It is interesting to return to the original definition of a word we use too often and too carelessly. The definition of a dream is: ideas and images in the mind not under the command of reason. It is not necessarily an image or an idea that we have during sleep. It is merely an idea or image which escapes the control of reasoning or logical or rational mind. So that dream may include reverie, imagination, daydreaming, the visions and hallucinations under th influence of drugs – any experience which emerges from the realm of the subconscious. These various classifications are merely ways to describe different states or levels of consciousness. The important thing to learn, from art and from literature in particular, is the easy passageway and relationship between them. Neurosis makes a division and sets up defensive boundaries. But the writer can learn to walk easily between one realm and the other without fear, interrelate them, and ultimately fuse them.

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For this the writer has to learn the passageways. Those passageways are like the locks of canals, feeding each other while controlling levels to prevent flooding. The discipline and form of an artist’s work are set in the same system to prevent flooding. The amateur drowns. The writer has to remain open, fluid, pursue and obey images which his conscious structure tends to break or erase.

This comes back to imagination and courage. Do you have the courage to let your imagination guide your work? Or is the inner editor always there, saying things like, “Nobody is going to understand this,” or “This isn’t what the paying public wants to read right now.” He will be there, saying those things – but you don’t have to listen.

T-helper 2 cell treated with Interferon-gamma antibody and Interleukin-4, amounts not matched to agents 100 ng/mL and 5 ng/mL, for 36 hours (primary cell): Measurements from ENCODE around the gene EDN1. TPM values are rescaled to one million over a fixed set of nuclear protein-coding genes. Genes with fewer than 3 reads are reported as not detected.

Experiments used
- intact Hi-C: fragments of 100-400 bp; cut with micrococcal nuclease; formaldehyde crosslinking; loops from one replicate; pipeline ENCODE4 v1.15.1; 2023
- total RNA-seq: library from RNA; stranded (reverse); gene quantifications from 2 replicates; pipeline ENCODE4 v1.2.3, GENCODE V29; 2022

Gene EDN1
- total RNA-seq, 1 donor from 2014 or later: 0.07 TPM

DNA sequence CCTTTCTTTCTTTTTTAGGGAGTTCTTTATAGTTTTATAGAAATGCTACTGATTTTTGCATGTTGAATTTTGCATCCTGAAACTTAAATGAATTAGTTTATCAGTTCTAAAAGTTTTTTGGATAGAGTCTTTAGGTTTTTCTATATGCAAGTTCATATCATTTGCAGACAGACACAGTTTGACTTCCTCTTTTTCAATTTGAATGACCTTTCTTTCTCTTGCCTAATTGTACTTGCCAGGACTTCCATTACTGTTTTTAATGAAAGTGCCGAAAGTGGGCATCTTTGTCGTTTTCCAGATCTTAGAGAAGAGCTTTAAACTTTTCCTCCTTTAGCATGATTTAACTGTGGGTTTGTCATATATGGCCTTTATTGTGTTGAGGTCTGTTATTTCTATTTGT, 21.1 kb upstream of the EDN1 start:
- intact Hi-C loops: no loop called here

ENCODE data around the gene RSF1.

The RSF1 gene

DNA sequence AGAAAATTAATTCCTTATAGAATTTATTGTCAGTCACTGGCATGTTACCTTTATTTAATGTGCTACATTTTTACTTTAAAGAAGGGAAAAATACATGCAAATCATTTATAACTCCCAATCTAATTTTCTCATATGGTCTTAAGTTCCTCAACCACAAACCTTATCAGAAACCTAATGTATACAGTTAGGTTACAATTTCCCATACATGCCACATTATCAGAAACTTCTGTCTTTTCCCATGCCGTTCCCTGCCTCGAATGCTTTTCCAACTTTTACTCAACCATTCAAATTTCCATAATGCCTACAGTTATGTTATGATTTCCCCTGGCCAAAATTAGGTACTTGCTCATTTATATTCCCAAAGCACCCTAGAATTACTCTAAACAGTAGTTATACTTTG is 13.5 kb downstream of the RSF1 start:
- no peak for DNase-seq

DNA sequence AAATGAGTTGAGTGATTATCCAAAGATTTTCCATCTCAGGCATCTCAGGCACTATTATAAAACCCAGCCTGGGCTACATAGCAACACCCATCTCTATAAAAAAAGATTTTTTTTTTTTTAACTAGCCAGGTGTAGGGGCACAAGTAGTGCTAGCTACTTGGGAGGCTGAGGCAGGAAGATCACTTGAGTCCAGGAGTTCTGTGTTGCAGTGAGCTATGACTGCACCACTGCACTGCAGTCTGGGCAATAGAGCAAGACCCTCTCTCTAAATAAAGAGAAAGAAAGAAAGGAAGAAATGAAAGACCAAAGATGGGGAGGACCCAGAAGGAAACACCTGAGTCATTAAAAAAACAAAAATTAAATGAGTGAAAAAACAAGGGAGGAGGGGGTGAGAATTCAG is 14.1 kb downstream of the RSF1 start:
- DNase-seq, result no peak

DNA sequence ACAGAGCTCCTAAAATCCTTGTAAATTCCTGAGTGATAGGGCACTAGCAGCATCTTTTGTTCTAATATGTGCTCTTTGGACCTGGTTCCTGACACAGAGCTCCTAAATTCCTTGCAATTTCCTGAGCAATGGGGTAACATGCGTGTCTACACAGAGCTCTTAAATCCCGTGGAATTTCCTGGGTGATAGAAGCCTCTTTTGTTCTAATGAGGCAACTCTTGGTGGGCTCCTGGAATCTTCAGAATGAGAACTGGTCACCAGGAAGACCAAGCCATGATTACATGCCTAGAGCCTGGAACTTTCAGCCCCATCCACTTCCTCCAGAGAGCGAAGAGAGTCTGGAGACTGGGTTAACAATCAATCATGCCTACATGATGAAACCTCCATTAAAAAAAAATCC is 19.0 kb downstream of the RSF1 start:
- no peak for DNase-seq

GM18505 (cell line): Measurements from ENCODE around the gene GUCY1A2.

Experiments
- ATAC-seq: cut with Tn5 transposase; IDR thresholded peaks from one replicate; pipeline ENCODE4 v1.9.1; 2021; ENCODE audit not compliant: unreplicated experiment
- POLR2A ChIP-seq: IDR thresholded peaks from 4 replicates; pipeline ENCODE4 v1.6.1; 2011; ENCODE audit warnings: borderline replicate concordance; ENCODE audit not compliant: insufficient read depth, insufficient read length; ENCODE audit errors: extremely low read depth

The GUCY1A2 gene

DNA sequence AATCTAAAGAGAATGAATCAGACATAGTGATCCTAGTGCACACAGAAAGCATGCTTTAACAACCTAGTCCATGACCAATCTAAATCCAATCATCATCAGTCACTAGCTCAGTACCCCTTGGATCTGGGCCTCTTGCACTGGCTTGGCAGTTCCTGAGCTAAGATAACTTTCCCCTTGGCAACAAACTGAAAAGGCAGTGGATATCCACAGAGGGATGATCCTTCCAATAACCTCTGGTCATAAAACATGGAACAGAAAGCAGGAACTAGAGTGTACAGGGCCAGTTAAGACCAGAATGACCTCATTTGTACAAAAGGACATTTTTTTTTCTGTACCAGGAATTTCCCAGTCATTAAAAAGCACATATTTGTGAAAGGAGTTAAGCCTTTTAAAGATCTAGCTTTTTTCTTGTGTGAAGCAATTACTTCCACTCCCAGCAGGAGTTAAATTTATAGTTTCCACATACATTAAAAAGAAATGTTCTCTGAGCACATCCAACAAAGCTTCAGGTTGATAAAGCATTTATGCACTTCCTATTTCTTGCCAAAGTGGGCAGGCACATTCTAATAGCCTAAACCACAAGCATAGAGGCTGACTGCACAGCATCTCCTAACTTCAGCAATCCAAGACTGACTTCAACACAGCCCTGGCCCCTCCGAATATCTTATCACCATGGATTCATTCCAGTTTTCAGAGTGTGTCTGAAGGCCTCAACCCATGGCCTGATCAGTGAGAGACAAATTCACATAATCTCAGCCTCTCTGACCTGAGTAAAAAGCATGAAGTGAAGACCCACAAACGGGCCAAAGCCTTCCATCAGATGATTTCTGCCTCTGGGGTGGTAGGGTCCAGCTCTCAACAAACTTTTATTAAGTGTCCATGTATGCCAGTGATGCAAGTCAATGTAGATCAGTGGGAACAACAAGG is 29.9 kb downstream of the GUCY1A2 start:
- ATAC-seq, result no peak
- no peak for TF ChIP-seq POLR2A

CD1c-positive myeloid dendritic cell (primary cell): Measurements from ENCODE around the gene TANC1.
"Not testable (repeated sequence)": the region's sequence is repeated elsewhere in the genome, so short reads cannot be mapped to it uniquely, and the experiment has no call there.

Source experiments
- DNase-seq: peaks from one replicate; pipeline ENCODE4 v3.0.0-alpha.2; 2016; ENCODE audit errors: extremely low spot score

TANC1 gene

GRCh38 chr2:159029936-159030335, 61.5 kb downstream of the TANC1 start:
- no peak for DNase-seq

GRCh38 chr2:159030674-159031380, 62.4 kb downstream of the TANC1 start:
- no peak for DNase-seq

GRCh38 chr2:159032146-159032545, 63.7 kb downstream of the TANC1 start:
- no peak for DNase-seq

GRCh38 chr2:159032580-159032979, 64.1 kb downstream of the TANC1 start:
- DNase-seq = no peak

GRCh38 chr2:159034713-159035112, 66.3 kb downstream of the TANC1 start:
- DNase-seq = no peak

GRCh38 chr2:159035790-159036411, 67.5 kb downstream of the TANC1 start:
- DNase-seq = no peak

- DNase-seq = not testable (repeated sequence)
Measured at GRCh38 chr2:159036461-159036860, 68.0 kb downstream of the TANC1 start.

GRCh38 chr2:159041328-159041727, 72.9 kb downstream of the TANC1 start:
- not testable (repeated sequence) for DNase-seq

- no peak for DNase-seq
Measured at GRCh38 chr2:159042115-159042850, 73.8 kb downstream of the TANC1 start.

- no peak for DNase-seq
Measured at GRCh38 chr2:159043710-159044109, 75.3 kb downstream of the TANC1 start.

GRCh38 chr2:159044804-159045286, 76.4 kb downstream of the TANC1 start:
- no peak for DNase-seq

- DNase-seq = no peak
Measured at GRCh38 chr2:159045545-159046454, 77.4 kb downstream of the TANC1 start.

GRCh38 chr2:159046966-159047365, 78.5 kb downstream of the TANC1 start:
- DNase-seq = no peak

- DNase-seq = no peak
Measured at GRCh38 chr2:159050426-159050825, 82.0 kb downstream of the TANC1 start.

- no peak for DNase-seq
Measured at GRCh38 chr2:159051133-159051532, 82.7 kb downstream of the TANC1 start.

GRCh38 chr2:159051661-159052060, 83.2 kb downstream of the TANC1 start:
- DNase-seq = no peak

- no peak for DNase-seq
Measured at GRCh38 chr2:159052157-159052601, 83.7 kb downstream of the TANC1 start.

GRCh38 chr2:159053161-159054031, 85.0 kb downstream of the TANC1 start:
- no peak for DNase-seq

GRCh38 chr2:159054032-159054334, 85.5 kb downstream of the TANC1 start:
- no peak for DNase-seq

The inner editor might be right… but he is still an asshole – and you shouldn’t listen to assholes.

Daily Writing Tip 1 of 100, Draft a Mission Statement For Your Work

For one hundred days, I’m going to post a writing tip each day. I have a whole bookshelf full of writing books and I want to do some reading and increased studying of this valuable resource. This will help me keep track of anything I’ve learned, and help motivate me to keep going. If anyone has a favorite tip of their own to add, contact me. I’d love to put it up here.

Today’s tip – Draft a Mission Statement For Your Work

Source – “Writing Tools – 50 Essential Strategies for Every Writer” by Roy Peter Clark.

I cannot overstate the value of this exercise. It gave me a view over the horizon as I drafted the story. This 250-word mission statement, which took about ten minutes to write, helped create a 25,000-word series. It provided the language I needed to share my hopes with other writers, editors, and readers. It could be tested, expanded, revised – and it was – during the writing process.

What a great idea! At work, I am always derisive and suspicious of corporate Mission Statements and such – they are classic vessels of mendacity. However, a personal mission statement – especially one tied to a specific piece of work – will be such a focusing… a crystallizing snip of text. It will be a weapon to fight procrastination, general fuzziness, and fatal ennui.

I have a short story I want a first draft finished by Wednesday and have been waffling terribly. This is (right now) a perfect opportunity to write out a mission statement for the story – then hammer out a few thousand words.

Later….